ESHRE’s comment on vaccination during pregnancy acknowledges the greater COVID-19 morbidity found in pregnancy than otherwise and the need to assess this and other risks and benefits in each candidate. Significantly, in its modelling of vaccine roll-out strategies the ECDC does not list pregnancy as a ‘precondition’ for prioritisation, but in the USA the American College of O&G makes pregnancy the first of many preconditions listed as ‘high-risk medical conditions’.(6,7) Thus, the ASRM in its latest COVID-19 update (issued on 16 December) states that ‘patients undergoing fertility treatment and pregnant patients should be encouraged to receive vaccination based on eligibility criteria’.(8) This clearly does not represent pregnancy as a wall-to-wall indication for vaccination; ‘eligibility criteria’ still require an assessment of vaccination risks and benefits, as in all other guidance. However, notes ASRM considering the risks, ‘since the vaccine is not a live virus, there is no reason to delay pregnancy attempts because of vaccination administration or to defer treatment until the second dose has been administered’. This seems somewhat less cautious than the approach we see in Europe.
However, there’s still much in common: a limited evidence base, assessment of vaccination risks and benefits in each case, and, despite the growing vaccination programmes, a need to maintain risk mitigation measures in all clinics - as outlined in ESHRE’s October guidance on continuing fertility treatments as infection rates escalate.(9)
A recent pre-proof review of COVID-19’s effects in pregnancy has analysed levels of symptom severity and reports October findings from the CDC comparing symptoms in 23,434 pregnant women with 386,028 non-pregnant.(10,11) Despite acknowledged limitations but after adjustments for age, preconditions and ethnicity, the CDC results showed that pregnant women were significantly more likely to be admitted to an ICU and need ventilation (and with a higher mortality rate) than the non-pregnant subjects. This review also laments the exclusion of pregnancy in the vaccine trials and a continuing lack of evidence to guide vaccination programmes, but nevertheless concludes that ‘pregnancy appears to be an independent risk factor for severe COVID-19-associated complications’.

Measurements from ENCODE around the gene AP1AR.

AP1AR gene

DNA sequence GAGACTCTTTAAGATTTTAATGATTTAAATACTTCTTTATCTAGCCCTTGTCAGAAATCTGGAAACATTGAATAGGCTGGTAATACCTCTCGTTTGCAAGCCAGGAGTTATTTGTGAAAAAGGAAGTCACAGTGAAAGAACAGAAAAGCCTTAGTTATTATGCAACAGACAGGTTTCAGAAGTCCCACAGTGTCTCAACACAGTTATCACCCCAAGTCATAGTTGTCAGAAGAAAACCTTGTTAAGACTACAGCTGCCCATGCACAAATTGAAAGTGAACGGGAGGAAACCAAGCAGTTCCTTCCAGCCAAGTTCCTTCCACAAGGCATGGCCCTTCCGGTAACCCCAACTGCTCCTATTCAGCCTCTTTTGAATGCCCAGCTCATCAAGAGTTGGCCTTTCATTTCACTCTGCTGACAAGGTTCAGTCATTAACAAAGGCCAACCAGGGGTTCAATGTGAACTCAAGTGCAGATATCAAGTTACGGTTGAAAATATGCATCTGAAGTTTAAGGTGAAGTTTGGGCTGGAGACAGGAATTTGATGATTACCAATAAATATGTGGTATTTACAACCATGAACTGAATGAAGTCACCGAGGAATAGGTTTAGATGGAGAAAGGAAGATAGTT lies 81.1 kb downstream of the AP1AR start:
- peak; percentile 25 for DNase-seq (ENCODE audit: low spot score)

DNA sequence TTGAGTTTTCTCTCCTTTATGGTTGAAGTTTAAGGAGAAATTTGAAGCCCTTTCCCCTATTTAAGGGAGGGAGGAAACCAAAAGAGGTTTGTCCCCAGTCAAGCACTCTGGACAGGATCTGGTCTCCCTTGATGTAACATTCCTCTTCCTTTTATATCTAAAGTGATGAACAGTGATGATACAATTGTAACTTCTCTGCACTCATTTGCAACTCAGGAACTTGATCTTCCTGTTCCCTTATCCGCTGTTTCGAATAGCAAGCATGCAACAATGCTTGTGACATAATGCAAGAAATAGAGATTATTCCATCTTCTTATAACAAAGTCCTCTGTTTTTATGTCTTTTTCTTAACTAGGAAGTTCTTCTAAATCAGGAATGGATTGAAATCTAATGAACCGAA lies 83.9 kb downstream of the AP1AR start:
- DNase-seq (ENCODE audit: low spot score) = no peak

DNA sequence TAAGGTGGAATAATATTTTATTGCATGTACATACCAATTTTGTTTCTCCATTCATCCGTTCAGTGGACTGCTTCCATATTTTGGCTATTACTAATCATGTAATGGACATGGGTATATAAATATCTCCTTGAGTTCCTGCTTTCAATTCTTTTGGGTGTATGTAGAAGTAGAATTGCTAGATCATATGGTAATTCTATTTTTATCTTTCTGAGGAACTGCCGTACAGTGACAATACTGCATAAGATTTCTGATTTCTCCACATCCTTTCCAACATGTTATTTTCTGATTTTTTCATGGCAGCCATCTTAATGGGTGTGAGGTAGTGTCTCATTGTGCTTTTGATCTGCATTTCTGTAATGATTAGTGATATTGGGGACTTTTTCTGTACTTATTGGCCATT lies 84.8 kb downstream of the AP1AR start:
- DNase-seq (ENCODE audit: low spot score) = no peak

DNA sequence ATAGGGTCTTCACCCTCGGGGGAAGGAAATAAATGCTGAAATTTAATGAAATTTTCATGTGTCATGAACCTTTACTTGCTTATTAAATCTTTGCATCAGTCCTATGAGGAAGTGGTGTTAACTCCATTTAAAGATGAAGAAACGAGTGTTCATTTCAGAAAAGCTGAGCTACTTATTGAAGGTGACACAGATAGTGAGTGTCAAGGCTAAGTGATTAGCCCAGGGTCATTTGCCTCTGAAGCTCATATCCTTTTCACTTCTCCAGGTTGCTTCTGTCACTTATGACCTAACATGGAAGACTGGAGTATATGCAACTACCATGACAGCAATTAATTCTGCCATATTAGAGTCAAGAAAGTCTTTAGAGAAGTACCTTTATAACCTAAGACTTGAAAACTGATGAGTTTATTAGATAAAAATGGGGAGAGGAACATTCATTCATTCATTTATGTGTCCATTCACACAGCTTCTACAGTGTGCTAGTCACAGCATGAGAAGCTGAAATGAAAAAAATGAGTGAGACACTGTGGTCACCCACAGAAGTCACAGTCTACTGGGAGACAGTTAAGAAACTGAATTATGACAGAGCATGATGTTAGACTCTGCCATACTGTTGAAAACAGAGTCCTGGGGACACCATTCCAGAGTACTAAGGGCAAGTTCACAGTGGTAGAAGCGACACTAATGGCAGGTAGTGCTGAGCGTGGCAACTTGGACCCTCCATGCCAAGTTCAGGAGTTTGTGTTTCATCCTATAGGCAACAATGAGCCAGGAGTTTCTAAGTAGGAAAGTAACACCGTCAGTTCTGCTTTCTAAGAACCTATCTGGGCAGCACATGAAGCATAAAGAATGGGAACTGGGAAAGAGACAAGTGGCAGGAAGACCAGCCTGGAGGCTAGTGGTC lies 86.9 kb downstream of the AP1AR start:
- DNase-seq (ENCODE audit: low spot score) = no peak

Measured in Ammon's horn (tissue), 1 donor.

If there is a common theme to these various statements, it seems likely found in the ASRM’s ‘eligibility criteria’ for vaccination and the formal vaccine product information that administration in pregnancy should only be considered when the potential benefits outweigh the potential risks. Just what those overall benefits and risks actually are, however, remains inconclusive and, as ESHRE’s statement recommends, a matter for ‘close consultation with a healthcare professional’. The statement also advises that access to fertility treatment should not depend on an individual’s decision about vaccination or not.
10. Joseph NT, Rasmussen SA, Jamieson DJ. The effects of COVID-19 on pregnancy and implications for reproductive medicine. Fertil Steril 2020; doi.org/10.1016/j.fertnstert.2020.12.032
11. Zambrano LD, Ellington SR, Strid P, et al. Characteristics of Women of Reproductive Age with Laboratory-Confirmed SARS-CoV-2 Infection by Pregnancy Status — United States, January 22–June 7, 2020. Morb Mortal Wkly Rep 2020; 69(25): 769–775.